As an industry, we must embrace the concept of taking risk, and adapting to a rapidly changing world.
Listen to some of the pundits and you likely could be convinced that the American cattle industry is in trouble. First off, I’ll admit there are conditions that make it possible to paint a bleak picture, as essentially 30 years of falling demand have helped shrink, consolidate and contract the industry.
But the demagogues have always been out there, preaching that our problems are someone else’s fault, and outside forces are conspiring against us. They blame the economy, multi-national packers, corporate feeders, exports, the government, even capitalism. Such naysayers have been around since the first cow changed hands, and they seem to have grown to be a self-sustaining voice. The typical producer may not be a follower of these groups that actually need a declining industry to prosper, but we shoulder some of the responsibility for their existence.
In my office, I keep a big white board on which I keep my to-do list. The current list includes sorting calves, moving calves to the feedyard, getting feed purchased and delivered, prairie dog and weed control, lining up ultrasound, etc. I mention the list only because it illustrates that most of us are consumed with the daily tasks required to keep our operation going.
I understand how important the health of our industry is to my bottom line in the long term. And I understand that our silo mentality can be destructive to building demand and remaining competitive with the other proteins. However, necessity dictates that I spend most of my time working on my own operation’s success and survival.
But the industry does face threats, and given the trend lines of those threats, the industry does seem to lack urgency at addressing them, and it certainly lacks accountability. It seems like everyone has an excuse why falling beef demand or the lack of industry profitability isn’t their problem. And the internal bickering that’s escalated to a whole new level in the last couple of decades has created organizational chaos on the national level. The fragmented nature of our business means we have no plan and certainly no overriding strategy.
While it’s true the industry puts significant effort into formulating a long-range plan to guide decisions from the top down to the committee level, in reality, it isn’t something the industry wakes up and focuses on achieving on a daily basis. It’s far more likely to serve as a rallying point, similar to when the U.S. shouldered the challenge of putting a man on the moon. Part of the reason the industry’s long-range plan hasn’t had the impact it should is the limited funding. Thus, like most ag organizations, the focus is putting out the daily fires, rather than preventing the fires in the first place.
As an industry, we must embrace the concept of taking risk, and adapting to a rapidly changing world. We don’t have to accept plummeting demand and a shrinking industry.
I’m 100% confident that the U.S. cattle industry’s future is extremely bright, and I base it on the strength of the people involved in this industry. They’re some of the world’s most capable, and I’ll put the work ethic of the men and women in this industry up against anyone. They also have values, and enthusiasm and passion for what they do. The American cattle industry will prosper because of the strength of people involved in it.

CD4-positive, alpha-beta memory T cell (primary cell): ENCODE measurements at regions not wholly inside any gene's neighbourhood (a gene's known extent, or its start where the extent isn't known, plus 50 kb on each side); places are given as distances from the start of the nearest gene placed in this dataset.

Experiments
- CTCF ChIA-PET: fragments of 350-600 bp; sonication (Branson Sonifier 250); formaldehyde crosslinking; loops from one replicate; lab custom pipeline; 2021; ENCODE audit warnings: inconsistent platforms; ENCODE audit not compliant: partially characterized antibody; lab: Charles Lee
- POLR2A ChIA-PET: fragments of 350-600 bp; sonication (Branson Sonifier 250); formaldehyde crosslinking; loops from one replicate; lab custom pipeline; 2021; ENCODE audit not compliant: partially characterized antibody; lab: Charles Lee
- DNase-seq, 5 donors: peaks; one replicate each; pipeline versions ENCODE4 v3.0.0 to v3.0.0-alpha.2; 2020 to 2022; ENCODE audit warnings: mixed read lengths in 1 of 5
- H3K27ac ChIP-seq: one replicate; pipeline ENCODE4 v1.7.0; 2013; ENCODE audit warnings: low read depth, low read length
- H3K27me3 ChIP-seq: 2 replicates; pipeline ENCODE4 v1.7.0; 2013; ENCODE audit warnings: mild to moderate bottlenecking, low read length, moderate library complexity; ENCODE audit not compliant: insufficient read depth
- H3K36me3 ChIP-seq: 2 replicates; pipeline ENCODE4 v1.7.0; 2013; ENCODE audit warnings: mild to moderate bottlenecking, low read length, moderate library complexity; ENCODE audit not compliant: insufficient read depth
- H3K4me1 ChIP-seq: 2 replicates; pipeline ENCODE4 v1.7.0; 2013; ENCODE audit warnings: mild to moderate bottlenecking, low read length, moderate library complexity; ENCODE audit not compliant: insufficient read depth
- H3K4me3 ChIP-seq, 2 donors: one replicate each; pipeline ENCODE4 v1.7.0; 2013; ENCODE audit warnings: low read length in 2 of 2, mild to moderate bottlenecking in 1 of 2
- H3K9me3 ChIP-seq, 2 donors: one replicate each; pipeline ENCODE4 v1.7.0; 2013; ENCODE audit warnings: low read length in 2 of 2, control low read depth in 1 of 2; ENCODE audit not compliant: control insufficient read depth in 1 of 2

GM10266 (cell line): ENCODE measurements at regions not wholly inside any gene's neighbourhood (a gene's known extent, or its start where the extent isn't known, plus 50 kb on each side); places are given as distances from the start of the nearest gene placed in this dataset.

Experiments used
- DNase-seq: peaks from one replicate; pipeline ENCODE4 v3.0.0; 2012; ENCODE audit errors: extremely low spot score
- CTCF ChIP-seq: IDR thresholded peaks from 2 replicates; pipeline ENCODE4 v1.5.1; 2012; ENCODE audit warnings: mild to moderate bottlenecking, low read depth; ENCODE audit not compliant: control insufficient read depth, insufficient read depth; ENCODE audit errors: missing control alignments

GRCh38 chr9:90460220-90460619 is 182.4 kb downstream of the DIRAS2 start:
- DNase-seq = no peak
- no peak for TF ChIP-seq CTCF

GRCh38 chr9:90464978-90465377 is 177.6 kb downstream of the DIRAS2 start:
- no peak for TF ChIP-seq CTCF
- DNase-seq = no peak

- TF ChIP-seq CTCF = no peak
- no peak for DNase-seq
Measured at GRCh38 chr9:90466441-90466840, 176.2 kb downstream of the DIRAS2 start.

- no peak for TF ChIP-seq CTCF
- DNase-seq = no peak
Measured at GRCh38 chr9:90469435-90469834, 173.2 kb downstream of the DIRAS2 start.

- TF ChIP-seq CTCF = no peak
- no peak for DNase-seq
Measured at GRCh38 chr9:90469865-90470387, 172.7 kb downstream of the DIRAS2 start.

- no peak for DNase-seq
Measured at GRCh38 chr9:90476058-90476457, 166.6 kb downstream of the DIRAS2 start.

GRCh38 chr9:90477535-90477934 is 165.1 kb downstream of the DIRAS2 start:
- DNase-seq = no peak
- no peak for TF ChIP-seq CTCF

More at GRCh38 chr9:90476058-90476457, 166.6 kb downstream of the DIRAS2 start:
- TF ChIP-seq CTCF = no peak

But we must confront some issues that have hindered our progress. For instance, we typically haven’t acted quickly or boldly enough when it comes to aggregate industry challenges and opportunities. Organizations have feared making mistakes or offending someone. And there’s a tendency to focus on things largely outside of our control – BSE, ethanol subsidies, the value of the dollar, trade barriers, even the practices or preferences of packers, retailers or consumers.
I believe we must eliminate the caretaker mentality so pervasive in our industry. Of course, we believe strongly in our role as caretakers of the land, our animals, and traditions and values – it’s fundamental to us. But outside of our industry, the word caretaker doesn’t have the positive connotation we ascribe to it.
Like what you are reading? Subscribe now to Wes Ishmael's Cattle Market Weekly for price trends and market updates.
Our goal can’t be to maintain the status quo in a rapidly changing world. We must embrace change; that requires a non-caretaker type of mindset. If this industry is doing things the same way five years from now as we are today, then we should expect margins to be narrow, demand to decline, and the industry to continue to contract.
It’s not a question of whether the people in this industry have the intellect or fortitude to make dramatic changes, and it isn’t a question of whether we know the dramatic changes that need to be made to alter our path. It’s a question of how, as a fragmented, predatory, and hugely independent industry, we can unify around the causes and changes that are needed.
I have faith because the overwhelming majority of those involved in this industry understand that we must ensure that our industry will be better when our kids inherit it. They believe in what we’re doing, and understand what this industry contributes not just economically to our great country. When pulling together on the same team, we are a powerful positive force.
You might also like: